The Harlem Renaissance, originally called the New Negro movement, was primarily a literary and intellectual flowering which fostered a new cultural identity among black Americans in the 1920s and 1930s.
Archibald Motley, Jazz Age Modernist, the current exhibition at the Los Angeles County Museum of Art (LACMA), reveals not only the work of one black American artist but also the existence of a larger, rich and relatively unreported seam in the history of black 20th century art.
African American artists working in the first two decades of the 20th century had virtually no knowledge of indigenous African forms of art, created by their ancestors before the slave trade brought them to the New World. ‘I never had any desire to paint anything about Africa,’ wrote one such artist, Palmer Hayden. ‘I painted what Negroes, colored people, us Americans do.... we’re a brand new race, raised and manufactured in the US.’
But there was one place where avant-garde artists, intellectuals on the watch for exciting new trends, musicians, socialites and designers did value indigenous African art. That place was Paris.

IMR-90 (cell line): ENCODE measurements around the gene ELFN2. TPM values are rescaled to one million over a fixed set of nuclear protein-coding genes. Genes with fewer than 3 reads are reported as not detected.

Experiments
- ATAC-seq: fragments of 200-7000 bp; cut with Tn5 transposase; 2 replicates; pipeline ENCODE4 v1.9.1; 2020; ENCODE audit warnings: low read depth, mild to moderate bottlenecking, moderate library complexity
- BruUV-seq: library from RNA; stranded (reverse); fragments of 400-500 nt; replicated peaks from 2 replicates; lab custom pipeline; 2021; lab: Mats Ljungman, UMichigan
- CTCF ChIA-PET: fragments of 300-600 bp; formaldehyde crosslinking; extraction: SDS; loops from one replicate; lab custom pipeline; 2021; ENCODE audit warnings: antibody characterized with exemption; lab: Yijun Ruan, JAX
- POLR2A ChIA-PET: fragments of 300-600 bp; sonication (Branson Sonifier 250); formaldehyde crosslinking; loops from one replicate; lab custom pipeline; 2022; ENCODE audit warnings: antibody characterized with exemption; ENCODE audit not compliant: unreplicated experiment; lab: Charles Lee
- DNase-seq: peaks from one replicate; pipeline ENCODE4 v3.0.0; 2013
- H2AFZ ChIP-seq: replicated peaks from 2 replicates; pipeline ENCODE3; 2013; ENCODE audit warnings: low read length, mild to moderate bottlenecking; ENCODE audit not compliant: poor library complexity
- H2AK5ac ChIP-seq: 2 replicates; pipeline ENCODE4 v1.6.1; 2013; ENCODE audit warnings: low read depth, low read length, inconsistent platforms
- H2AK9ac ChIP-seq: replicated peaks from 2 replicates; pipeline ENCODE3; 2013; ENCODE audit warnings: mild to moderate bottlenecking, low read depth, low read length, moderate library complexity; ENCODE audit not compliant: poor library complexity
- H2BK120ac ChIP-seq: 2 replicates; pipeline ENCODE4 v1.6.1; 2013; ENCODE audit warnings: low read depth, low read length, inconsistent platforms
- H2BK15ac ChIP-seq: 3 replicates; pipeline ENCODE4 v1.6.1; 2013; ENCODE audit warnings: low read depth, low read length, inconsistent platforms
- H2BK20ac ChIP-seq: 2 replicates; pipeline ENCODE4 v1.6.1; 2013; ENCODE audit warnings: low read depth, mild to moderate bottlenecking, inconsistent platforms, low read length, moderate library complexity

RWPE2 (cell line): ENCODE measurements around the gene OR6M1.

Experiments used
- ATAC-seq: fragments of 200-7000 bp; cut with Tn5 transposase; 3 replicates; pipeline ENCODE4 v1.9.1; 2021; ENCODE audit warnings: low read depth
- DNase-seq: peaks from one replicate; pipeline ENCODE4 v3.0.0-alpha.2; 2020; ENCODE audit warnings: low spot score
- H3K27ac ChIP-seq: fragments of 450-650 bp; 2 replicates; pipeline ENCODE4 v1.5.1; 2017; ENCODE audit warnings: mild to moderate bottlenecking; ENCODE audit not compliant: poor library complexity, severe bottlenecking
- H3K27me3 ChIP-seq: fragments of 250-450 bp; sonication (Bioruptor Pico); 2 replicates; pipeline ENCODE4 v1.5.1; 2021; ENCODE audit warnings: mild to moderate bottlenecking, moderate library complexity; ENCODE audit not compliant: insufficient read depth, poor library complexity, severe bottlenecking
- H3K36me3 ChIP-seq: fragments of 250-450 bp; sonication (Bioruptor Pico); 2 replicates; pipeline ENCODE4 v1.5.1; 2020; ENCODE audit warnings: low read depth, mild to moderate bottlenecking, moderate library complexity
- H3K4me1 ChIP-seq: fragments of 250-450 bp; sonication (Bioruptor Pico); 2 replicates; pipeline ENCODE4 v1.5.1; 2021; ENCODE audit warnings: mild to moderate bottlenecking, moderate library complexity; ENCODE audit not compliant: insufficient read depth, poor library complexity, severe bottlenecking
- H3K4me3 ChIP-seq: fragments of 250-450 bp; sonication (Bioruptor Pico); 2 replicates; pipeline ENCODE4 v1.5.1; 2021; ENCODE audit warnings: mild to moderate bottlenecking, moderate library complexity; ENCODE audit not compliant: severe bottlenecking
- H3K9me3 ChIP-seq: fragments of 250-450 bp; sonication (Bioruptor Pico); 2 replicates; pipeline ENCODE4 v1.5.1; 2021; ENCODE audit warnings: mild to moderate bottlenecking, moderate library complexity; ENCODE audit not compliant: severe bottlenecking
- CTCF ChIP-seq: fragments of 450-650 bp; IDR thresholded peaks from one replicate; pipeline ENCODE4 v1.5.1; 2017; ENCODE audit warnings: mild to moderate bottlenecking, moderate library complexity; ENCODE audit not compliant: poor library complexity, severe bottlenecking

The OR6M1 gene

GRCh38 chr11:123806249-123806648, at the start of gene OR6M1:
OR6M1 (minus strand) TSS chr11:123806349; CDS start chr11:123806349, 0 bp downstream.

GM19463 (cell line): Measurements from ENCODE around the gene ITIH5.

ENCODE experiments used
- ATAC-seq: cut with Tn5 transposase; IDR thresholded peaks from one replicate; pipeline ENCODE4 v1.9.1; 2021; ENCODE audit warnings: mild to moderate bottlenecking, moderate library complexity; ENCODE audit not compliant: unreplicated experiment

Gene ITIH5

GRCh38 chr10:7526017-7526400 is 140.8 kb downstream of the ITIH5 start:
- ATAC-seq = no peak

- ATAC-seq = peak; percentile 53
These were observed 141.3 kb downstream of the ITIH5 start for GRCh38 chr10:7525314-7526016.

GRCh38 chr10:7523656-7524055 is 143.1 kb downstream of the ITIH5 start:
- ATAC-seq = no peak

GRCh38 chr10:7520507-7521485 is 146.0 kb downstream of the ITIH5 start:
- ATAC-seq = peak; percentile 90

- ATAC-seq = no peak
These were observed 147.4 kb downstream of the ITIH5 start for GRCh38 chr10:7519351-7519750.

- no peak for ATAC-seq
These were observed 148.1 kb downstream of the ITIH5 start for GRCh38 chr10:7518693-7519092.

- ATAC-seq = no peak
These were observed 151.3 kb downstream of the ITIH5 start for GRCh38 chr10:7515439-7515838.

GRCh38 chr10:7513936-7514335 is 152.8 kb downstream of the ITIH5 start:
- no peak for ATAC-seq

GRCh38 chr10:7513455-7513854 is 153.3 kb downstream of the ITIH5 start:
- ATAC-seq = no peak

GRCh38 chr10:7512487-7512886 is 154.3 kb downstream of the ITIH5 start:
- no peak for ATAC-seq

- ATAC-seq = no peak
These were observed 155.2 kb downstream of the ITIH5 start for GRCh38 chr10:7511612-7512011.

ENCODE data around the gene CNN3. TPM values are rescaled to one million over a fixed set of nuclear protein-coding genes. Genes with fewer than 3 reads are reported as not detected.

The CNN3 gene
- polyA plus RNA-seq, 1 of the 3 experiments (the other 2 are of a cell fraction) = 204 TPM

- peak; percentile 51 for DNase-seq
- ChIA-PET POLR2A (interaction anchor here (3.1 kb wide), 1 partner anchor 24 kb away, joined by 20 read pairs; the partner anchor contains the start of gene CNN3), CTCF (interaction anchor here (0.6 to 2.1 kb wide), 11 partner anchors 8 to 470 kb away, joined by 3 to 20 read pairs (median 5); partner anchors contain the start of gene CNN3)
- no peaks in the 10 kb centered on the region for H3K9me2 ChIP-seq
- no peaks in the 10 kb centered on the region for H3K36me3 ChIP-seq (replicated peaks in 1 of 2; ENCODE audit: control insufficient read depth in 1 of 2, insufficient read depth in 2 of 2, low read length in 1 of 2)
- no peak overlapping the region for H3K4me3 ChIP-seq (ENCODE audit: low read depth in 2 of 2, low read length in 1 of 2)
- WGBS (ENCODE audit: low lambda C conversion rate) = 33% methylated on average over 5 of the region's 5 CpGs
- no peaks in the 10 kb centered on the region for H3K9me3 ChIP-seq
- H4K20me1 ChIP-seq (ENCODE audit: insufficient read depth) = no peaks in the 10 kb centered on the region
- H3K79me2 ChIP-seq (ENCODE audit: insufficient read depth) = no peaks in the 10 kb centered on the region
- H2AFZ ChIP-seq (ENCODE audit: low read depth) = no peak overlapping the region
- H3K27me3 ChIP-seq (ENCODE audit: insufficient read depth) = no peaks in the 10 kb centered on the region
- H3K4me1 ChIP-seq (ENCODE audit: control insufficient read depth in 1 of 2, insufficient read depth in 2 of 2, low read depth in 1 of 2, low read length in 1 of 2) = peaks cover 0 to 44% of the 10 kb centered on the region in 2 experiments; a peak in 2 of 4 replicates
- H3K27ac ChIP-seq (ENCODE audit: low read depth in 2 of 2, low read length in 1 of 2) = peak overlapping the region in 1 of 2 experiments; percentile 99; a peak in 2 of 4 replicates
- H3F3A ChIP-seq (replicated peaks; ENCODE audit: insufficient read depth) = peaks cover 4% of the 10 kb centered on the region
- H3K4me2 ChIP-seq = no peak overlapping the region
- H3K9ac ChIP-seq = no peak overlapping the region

In 1925, La Revue Negre, starring Josephine Baker wearing little but a large pink feather, burst like a bomb into the mid-deco-decade social and artistic Paris scene. But Baker’s astounding entrance on to the Paris stage, which reverberated like jungle drums down the boulevards, was the high note of a more gradual process that had been taking place for nearly two decades. The Parisian love of l’Art negre, in fact went back much further, to the very first years of the 20th century. By 1906 a handful of artists including Henri Matisse, André Derain and Maurice de Vlaminck were already hotly debating who had first discovered African art.
Brancusi Studio, Atelier du 11 impasse Ronsin, Paris, circa 1929. Princesse X, 1915–1916; L'Oiseau dans l'espace, bronze poli, 1927; Leda, 1926; Colonnes sans fin I à III, 1925, 1926 and c. 1928; Plante exotique, 1923–1924. Photo © Centre Pompidou, NMAM-CCI, Dist. RMN-Grand Palais. © ADAGP, Paris and DACS, London 2015.
Both Vlaminck and Derain claimed to have seen carved works in around 1904 in a cafe in Argenteuil, while the future African art dealer Paul Guillaume said he had found his first African sculpture at about the same time, dumped in the corner of an automobile garage that traded in colonial rubber supplies for tyres. For a rapidly growing band of artistic enthusiasts, which by 1907 included Brancusi, Picasso, Braque and Léger, and socialites and cultural promoters such as Apollinaire and Jean Cocteau, and others who would later play a part in the Surrealist movement, there were finds to be had in the flea markets, at Au Vieux Rouet, a jumbled cave of art run by Ernest Heymann, and at Joseph Brummer’s small eponymous gallery on the Boulevard Raspail, another trove of curios, l’art negre and paintings by the self-taught painter Henri Rousseau.